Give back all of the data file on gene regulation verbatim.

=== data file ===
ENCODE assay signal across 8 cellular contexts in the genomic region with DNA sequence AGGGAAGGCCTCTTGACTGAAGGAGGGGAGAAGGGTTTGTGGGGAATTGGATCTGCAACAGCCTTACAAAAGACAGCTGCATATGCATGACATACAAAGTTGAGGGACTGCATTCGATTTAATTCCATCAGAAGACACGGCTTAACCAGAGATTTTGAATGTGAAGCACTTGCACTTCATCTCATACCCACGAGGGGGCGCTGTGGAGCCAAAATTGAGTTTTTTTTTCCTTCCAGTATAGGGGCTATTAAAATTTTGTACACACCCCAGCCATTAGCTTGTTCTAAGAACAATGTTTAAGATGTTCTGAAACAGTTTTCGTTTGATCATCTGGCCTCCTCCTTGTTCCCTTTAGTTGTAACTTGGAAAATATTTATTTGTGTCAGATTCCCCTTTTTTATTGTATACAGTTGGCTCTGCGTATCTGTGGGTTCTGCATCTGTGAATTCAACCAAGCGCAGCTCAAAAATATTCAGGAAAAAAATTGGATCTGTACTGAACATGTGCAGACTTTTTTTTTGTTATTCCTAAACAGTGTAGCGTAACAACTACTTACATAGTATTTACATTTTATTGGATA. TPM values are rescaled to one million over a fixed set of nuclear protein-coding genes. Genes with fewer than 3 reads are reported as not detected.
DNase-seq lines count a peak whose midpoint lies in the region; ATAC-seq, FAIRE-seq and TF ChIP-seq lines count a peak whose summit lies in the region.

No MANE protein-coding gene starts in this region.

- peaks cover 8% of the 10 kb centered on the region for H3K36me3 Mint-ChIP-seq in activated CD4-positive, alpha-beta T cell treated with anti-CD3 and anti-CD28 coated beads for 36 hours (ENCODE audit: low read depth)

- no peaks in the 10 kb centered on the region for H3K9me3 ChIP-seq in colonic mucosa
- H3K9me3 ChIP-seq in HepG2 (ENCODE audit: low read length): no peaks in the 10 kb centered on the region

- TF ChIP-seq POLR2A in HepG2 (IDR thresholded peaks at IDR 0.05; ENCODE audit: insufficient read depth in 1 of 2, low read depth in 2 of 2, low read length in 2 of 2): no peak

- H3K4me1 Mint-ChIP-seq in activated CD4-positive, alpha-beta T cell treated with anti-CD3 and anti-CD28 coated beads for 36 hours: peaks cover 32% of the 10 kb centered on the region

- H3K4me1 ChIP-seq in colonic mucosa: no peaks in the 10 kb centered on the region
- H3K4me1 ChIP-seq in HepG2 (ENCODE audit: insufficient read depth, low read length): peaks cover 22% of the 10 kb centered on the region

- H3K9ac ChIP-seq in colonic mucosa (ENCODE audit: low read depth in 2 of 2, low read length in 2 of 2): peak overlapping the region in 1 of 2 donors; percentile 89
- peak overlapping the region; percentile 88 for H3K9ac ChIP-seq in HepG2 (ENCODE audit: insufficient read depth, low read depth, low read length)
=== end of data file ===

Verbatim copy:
ENCODE assay signal across 8 cellular contexts in the genomic region with DNA sequence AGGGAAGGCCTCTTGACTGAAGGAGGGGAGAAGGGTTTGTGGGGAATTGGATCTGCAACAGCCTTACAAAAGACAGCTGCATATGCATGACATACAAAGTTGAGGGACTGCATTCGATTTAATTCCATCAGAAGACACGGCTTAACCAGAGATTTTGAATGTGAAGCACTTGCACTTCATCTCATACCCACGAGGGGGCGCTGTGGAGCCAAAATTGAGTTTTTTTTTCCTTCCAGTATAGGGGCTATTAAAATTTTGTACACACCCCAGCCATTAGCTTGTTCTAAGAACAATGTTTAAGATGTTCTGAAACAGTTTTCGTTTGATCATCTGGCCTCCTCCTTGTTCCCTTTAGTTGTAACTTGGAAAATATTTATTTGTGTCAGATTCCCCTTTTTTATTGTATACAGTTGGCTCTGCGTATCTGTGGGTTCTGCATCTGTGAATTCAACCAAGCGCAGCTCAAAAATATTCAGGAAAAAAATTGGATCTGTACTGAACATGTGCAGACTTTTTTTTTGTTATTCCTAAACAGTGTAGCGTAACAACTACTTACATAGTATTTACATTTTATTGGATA. TPM values are rescaled to one million over a fixed set of nuclear protein-coding genes. Genes with fewer than 3 reads are reported as not detected.
DNase-seq lines count a peak whose midpoint lies in the region; ATAC-seq, FAIRE-seq and TF ChIP-seq lines count a peak whose summit lies in the region.

No MANE protein-coding gene starts in this region.

- peaks cover 8% of the 10 kb centered on the region for H3K36me3 Mint-ChIP-seq in activated CD4-positive, alpha-beta T cell treated with anti-CD3 and anti-CD28 coated beads for 36 hours (ENCODE audit: low read depth)

- no peaks in the 10 kb centered on the region for H3K9me3 ChIP-seq in colonic mucosa
- H3K9me3 ChIP-seq in HepG2 (ENCODE audit: low read length): no peaks in the 10 kb centered on the region

- TF ChIP-seq POLR2A in HepG2 (IDR thresholded peaks at IDR 0.05; ENCODE audit: insufficient read depth in 1 of 2, low read depth in 2 of 2, low read length in 2 of 2): no peak

- H3K4me1 Mint-ChIP-seq in activated CD4-positive, alpha-beta T cell treated with anti-CD3 and anti-CD28 coated beads for 36 hours: peaks cover 32% of the 10 kb centered on the region

- H3K4me1 ChIP-seq in colonic mucosa: no peaks in the 10 kb centered on the region
- H3K4me1 ChIP-seq in HepG2 (ENCODE audit: insufficient read depth, low read length): peaks cover 22% of the 10 kb centered on the region

- H3K9ac ChIP-seq in colonic mucosa (ENCODE audit: low read depth in 2 of 2, low read length in 2 of 2): peak overlapping the region in 1 of 2 donors; percentile 89
- peak overlapping the region; percentile 88 for H3K9ac ChIP-seq in HepG2 (ENCODE audit: insufficient read depth, low read depth, low read length)